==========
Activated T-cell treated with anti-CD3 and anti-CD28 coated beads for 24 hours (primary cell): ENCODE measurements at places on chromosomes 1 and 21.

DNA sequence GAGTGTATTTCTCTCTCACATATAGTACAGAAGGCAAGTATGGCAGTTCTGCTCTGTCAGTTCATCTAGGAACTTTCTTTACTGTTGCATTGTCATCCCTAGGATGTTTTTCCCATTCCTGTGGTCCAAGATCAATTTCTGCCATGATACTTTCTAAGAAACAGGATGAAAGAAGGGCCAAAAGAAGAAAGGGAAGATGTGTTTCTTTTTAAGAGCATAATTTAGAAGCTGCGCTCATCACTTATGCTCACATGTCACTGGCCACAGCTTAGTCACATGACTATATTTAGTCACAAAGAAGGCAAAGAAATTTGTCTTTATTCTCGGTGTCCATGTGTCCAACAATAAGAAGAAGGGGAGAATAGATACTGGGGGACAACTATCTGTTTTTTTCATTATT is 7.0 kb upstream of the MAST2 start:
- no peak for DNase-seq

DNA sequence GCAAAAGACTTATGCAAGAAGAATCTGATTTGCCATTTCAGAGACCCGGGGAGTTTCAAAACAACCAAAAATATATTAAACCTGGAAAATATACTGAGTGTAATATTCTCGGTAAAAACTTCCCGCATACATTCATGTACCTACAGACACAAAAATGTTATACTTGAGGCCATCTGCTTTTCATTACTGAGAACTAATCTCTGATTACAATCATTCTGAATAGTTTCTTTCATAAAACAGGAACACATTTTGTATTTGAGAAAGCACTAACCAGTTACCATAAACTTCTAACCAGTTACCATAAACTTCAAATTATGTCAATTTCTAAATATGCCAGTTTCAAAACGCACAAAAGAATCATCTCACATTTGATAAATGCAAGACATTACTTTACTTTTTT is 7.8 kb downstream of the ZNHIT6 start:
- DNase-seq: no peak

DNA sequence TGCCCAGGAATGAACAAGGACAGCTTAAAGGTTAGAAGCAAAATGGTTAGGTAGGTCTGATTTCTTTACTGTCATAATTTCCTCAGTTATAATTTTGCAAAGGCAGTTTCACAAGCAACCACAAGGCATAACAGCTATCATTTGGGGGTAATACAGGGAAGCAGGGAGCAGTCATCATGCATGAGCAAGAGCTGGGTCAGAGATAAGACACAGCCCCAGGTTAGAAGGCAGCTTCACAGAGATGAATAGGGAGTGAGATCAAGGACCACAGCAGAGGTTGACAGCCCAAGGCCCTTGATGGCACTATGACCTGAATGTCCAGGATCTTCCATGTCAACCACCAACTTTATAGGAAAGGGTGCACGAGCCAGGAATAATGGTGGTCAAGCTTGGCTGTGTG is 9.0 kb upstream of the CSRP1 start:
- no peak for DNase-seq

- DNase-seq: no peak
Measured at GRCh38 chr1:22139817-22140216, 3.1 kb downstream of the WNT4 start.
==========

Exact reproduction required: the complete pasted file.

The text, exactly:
Activated T-cell treated with anti-CD3 and anti-CD28 coated beads for 24 hours (primary cell): ENCODE measurements at places on chromosomes 1 and 21.

DNA sequence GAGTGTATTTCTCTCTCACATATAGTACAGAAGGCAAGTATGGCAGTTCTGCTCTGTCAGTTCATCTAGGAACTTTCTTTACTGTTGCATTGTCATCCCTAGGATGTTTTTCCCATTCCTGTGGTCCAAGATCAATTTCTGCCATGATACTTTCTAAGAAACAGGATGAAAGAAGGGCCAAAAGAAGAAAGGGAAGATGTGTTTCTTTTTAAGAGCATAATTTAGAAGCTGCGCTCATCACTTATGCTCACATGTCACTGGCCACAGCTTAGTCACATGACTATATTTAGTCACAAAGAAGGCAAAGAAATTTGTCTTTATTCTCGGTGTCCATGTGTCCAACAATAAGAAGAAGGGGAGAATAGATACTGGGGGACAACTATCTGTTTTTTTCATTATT is 7.0 kb upstream of the MAST2 start:
- no peak for DNase-seq

DNA sequence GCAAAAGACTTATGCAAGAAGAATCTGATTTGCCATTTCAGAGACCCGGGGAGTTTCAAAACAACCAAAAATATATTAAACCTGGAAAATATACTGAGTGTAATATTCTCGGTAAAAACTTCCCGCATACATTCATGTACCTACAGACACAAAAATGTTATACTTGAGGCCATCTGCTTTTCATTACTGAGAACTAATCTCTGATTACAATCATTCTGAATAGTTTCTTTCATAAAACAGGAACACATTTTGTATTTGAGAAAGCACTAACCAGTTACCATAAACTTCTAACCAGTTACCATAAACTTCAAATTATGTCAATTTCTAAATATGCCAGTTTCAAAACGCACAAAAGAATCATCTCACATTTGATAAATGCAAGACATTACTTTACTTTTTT is 7.8 kb downstream of the ZNHIT6 start:
- DNase-seq: no peak

DNA sequence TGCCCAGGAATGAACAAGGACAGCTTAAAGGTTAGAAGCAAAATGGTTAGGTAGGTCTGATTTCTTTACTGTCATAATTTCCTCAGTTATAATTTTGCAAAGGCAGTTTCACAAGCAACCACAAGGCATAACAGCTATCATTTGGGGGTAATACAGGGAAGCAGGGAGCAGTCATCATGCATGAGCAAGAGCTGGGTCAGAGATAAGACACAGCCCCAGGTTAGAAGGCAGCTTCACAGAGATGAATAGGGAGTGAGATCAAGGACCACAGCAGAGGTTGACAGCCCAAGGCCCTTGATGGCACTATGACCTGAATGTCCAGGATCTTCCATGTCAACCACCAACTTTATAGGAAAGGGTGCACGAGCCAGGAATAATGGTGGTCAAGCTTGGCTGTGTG is 9.0 kb upstream of the CSRP1 start:
- no peak for DNase-seq

- DNase-seq: no peak
Measured at GRCh38 chr1:22139817-22140216, 3.1 kb downstream of the WNT4 start.